I have to say, that throughout the build-up to the 2013 Great North Run, I could never have expected what was to follow. Sure, I’d spent many a morning, occasionally an afternoon or evening, pounding the towpaths, the highways, the byways and the trails, with an increasing amount of focus, and the last few weeks were also spent watching the fundraising total first get past the £250 mark, then £300, then while in Newcastle, past £400. All knowing it was going to be doubled by my employers, as it raced towards the magic £1,000 mark overall. But all I could do was remain focused on this race. I should have known to expect some sort of congratulations – but perhaps not on this scale. I wasn’t expecting it.
Having finally got some power back into my phone after it died upon boarding the train home, I’d went onto Great Run and discovered my finishing position in the race – 1198th. I was slipping into a mixed state of huge pride, satisfaction and disbelief at my achievement. I’d only aimed for perhaps the top 5,000. I’d have been happy with that. I managed to get onto Facebook later that evening and post details of my race result in depth, both on my personal page and on the Running the World with whom I’d become so affiliated in the last few months. I’d become accustomed to receiving notifications up to about 8 or 9 on a regular basis, but it wasn’t until the morning after I noticed just how things were going to explode.
My brother mercifully swapped shifts with me to ensure I started at 11:30am and not 8:00am the following morning. I arrived into work and got to my desk. My colleague across from me walked around to my desk and shook my hand, and said he’d have given me the sweepstake money back if he’d won. Another lady in my team came over and said pretty much the same thing. As the day unfolded, people were congratulating me, one or two hugged me. I spent a good portion of my meeting with my team leader discussing the weekend. People were now suggesting I could do under 1:30:00. One stated if I’d clocked that time I’d have been eligible for the London Marathon as an elite entrant. Really? As an elite?! I’ve no idea if that is actually correct – I’d only run half the distance – but still, to be told you’re a shade off elite pace – and in your first year of running again – is just, well, crazy.
Upon leaving work, I checked my Facebook page. 20 notifications. Cripes. All manner of people liking my post on my main wall. My post on the Running The World group wall. People liking comments, people responding to comments. Donations were still coming in. I got home and I was telling my wife how apparently close I was to qualifying for London. In the evening Facebook still hadn’t settled down, as the likes and congratulations continued to increase.
The plaudits kept coming in the following day and it wasn’t long before I decided I would have to do something more. I asked to write an entry to the company intranet blog which was basically a very condensed version of my previous post. I feverishly got to work at it. People were asking who had won the sweepstake at work. I had the answer but I wasn’t prepared to reveal it under everyone had paid up. I got talking to more staff about it and there was more talk of going under 1:30. My mind by now was full of belief at aiming for this mark in future. Once I’d recovered, of course. My muscles ached for two days after GNR. I’ve never felt intense aching like it. I must’ve put in a shift up there. I spent the next two days walking around like a dinosaur, eventually concluding I needed to get back out on the road. The Wednesday proved to be the day I did just that – it was a tiddler, only 1.8 miles. But wow, I felt so much better for having stretched, run, and then stretching again.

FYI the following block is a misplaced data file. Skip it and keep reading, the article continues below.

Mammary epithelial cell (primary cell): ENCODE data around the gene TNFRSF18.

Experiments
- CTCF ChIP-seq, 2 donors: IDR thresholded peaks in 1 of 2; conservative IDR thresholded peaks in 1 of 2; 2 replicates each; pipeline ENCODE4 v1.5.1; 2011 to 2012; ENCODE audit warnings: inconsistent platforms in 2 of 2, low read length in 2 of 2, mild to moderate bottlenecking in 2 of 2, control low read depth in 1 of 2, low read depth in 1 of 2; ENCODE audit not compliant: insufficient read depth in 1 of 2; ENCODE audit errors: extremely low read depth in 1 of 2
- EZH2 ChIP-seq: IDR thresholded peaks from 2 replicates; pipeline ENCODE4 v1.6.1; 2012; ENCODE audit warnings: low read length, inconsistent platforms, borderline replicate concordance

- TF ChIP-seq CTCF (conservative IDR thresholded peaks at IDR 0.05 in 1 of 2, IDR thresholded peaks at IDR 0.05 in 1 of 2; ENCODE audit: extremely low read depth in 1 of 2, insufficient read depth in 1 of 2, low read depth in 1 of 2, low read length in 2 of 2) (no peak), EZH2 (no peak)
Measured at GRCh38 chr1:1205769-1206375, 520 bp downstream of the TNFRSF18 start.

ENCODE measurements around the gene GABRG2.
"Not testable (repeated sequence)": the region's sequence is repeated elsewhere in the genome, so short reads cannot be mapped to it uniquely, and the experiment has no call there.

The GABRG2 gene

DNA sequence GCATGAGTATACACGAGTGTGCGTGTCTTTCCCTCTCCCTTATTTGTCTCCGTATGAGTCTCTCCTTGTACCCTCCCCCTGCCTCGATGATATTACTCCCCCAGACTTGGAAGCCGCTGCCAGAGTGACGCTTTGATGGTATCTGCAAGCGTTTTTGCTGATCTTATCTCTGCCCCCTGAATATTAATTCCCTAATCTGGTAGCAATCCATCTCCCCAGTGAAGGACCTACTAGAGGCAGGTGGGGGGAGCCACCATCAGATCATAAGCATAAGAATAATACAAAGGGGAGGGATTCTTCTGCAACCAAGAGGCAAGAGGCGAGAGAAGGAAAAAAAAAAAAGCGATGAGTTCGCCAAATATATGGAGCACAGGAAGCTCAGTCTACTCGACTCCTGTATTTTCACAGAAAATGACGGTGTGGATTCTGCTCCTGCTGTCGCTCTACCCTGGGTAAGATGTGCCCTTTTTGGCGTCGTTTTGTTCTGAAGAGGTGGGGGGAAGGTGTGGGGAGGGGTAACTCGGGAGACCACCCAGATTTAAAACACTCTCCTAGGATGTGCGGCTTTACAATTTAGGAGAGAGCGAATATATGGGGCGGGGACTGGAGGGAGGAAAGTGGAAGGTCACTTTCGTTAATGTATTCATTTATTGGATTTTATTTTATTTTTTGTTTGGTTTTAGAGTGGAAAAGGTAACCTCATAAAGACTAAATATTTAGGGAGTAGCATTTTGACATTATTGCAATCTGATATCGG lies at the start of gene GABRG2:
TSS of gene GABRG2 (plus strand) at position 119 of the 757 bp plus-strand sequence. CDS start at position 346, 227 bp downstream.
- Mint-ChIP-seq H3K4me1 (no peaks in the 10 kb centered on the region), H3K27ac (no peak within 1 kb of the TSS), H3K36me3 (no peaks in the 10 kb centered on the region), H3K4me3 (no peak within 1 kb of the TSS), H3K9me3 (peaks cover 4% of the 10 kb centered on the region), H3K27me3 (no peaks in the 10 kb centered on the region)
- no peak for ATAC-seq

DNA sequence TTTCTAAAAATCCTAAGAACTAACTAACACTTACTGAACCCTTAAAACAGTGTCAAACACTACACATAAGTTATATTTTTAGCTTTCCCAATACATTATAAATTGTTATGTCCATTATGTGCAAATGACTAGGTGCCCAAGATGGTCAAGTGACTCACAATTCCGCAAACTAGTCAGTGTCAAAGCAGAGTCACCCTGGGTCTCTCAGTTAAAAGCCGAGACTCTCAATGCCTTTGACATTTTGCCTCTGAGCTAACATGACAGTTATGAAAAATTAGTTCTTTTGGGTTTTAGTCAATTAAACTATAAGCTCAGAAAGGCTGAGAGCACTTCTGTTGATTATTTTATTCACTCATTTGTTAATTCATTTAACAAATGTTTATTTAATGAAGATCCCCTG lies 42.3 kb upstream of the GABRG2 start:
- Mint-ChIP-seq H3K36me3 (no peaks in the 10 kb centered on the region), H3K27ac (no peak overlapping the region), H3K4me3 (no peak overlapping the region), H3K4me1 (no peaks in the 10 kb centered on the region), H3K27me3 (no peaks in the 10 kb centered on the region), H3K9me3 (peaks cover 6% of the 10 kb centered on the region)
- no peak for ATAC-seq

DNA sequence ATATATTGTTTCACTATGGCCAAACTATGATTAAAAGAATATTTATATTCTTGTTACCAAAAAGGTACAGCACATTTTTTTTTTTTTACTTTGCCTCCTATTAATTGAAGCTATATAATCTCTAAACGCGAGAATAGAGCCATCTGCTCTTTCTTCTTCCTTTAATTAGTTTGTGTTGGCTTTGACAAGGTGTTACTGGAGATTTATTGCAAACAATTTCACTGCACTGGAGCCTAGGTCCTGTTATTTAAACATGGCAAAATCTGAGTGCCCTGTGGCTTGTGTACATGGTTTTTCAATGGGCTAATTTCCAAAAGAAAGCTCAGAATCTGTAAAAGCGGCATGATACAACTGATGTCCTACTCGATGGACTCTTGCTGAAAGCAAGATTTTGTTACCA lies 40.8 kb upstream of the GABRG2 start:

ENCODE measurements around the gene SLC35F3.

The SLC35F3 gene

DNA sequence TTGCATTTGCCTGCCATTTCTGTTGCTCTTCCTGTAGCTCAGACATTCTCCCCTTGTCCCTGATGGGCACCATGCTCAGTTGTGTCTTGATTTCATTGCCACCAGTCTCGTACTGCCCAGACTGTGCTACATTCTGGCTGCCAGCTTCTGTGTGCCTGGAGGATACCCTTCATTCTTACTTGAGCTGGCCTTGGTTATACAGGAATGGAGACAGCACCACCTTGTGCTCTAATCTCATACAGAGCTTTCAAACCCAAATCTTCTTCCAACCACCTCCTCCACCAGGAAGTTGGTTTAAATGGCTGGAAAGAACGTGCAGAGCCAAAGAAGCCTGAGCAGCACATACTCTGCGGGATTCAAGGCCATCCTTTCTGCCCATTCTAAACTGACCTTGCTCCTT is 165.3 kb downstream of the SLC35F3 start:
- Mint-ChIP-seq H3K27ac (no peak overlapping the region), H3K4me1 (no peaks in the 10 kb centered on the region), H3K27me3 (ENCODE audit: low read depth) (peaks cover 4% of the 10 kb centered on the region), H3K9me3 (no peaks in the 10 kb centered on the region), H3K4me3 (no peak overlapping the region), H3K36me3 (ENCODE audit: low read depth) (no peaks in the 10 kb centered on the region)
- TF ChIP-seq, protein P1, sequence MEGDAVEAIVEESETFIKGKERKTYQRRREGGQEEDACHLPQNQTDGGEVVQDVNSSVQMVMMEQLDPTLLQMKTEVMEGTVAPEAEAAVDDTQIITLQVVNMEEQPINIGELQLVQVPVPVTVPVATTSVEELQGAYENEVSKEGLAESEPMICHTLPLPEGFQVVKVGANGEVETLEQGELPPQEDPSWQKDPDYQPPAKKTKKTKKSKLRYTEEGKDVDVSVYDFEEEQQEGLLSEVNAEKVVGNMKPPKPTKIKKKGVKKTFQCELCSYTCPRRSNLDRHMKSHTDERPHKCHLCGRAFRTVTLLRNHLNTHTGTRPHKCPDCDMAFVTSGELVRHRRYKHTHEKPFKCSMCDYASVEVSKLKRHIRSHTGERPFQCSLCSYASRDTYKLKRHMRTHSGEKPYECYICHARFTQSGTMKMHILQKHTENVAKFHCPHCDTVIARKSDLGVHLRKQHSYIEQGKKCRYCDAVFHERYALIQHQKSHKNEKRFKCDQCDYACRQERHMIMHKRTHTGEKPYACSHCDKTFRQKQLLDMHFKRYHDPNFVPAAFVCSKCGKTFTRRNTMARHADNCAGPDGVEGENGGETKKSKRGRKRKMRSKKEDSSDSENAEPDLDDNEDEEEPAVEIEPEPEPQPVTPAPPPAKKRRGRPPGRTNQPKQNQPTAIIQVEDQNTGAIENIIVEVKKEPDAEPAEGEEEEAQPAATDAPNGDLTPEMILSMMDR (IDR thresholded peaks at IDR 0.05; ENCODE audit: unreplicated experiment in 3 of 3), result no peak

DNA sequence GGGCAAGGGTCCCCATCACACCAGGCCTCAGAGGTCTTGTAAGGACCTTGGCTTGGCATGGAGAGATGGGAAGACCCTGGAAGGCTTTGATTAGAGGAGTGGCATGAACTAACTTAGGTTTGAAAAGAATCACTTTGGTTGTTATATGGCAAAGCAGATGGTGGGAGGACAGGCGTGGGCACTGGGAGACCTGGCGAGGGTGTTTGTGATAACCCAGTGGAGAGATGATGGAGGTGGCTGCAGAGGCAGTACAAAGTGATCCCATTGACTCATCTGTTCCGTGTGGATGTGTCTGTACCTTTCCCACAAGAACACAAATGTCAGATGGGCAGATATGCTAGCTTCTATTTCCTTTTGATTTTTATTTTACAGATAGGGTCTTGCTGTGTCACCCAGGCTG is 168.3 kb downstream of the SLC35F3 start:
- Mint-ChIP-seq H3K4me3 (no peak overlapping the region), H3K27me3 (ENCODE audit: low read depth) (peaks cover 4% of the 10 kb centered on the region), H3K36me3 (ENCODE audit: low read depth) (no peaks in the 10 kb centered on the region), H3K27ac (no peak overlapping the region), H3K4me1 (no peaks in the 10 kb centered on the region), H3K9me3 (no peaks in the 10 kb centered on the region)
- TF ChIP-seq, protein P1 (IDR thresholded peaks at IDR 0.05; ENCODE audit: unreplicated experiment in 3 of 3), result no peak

The MND Association were still contacting me, congratulating me on my success and sending me an amateur photo of me chatting to one of the volunteers. I then began checking through my official photos from Marathon Photos which were decent, though whether I’ll ever shell out for them is another thing. I look forward to seeing the official photos coming out. Things were about to get a little crazier when I headed into the local running shop for the latest copy of the Northern Running Guide. I told the sales assistant my finishing time which he described as good. He asked if I was part of a club (I’m not) and if I’d ever considered joining one. I explained my kids bedtime situation was holding me back on that front and that I currently enjoyed running solo, and the freedom it brings, a lot more. But I added I’d never say never. He seriously got me tempted, naming a few clubs in the area and what they do, and at one point mentioned if I applied myself correctly, perhaps intensified my training and worked hard enough, I could knock ten minutes off that time.